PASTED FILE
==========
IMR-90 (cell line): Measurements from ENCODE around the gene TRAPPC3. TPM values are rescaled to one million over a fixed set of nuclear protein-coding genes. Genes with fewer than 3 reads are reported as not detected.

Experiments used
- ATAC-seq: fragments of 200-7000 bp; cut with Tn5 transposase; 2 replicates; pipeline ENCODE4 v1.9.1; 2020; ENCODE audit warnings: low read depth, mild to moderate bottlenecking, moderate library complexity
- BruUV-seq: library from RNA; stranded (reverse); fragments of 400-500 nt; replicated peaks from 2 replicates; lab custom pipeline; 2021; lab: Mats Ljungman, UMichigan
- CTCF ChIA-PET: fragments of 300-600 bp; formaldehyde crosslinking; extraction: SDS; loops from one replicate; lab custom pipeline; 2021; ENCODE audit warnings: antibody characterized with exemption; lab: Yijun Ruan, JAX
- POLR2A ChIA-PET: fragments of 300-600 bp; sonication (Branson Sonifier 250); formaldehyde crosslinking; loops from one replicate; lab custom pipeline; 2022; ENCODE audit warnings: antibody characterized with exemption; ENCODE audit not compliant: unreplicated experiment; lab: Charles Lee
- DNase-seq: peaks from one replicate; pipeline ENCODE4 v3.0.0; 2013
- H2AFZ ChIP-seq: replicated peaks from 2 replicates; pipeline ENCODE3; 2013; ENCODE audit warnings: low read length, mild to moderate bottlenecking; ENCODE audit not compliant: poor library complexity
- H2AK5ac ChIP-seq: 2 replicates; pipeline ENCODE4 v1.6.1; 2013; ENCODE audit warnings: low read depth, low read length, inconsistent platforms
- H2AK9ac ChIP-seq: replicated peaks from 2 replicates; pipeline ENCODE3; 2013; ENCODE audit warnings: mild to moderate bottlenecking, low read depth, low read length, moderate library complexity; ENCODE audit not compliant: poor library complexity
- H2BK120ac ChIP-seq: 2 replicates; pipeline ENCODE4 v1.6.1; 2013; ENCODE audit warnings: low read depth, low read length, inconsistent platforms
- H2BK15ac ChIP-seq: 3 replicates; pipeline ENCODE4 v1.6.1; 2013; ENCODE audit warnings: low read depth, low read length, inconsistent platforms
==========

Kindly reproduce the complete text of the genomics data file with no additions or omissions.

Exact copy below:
IMR-90 (cell line): Measurements from ENCODE around the gene TRAPPC3. TPM values are rescaled to one million over a fixed set of nuclear protein-coding genes. Genes with fewer than 3 reads are reported as not detected.

Experiments used
- ATAC-seq: fragments of 200-7000 bp; cut with Tn5 transposase; 2 replicates; pipeline ENCODE4 v1.9.1; 2020; ENCODE audit warnings: low read depth, mild to moderate bottlenecking, moderate library complexity
- BruUV-seq: library from RNA; stranded (reverse); fragments of 400-500 nt; replicated peaks from 2 replicates; lab custom pipeline; 2021; lab: Mats Ljungman, UMichigan
- CTCF ChIA-PET: fragments of 300-600 bp; formaldehyde crosslinking; extraction: SDS; loops from one replicate; lab custom pipeline; 2021; ENCODE audit warnings: antibody characterized with exemption; lab: Yijun Ruan, JAX
- POLR2A ChIA-PET: fragments of 300-600 bp; sonication (Branson Sonifier 250); formaldehyde crosslinking; loops from one replicate; lab custom pipeline; 2022; ENCODE audit warnings: antibody characterized with exemption; ENCODE audit not compliant: unreplicated experiment; lab: Charles Lee
- DNase-seq: peaks from one replicate; pipeline ENCODE4 v3.0.0; 2013
- H2AFZ ChIP-seq: replicated peaks from 2 replicates; pipeline ENCODE3; 2013; ENCODE audit warnings: low read length, mild to moderate bottlenecking; ENCODE audit not compliant: poor library complexity
- H2AK5ac ChIP-seq: 2 replicates; pipeline ENCODE4 v1.6.1; 2013; ENCODE audit warnings: low read depth, low read length, inconsistent platforms
- H2AK9ac ChIP-seq: replicated peaks from 2 replicates; pipeline ENCODE3; 2013; ENCODE audit warnings: mild to moderate bottlenecking, low read depth, low read length, moderate library complexity; ENCODE audit not compliant: poor library complexity
- H2BK120ac ChIP-seq: 2 replicates; pipeline ENCODE4 v1.6.1; 2013; ENCODE audit warnings: low read depth, low read length, inconsistent platforms
- H2BK15ac ChIP-seq: 3 replicates; pipeline ENCODE4 v1.6.1; 2013; ENCODE audit warnings: low read depth, low read length, inconsistent platforms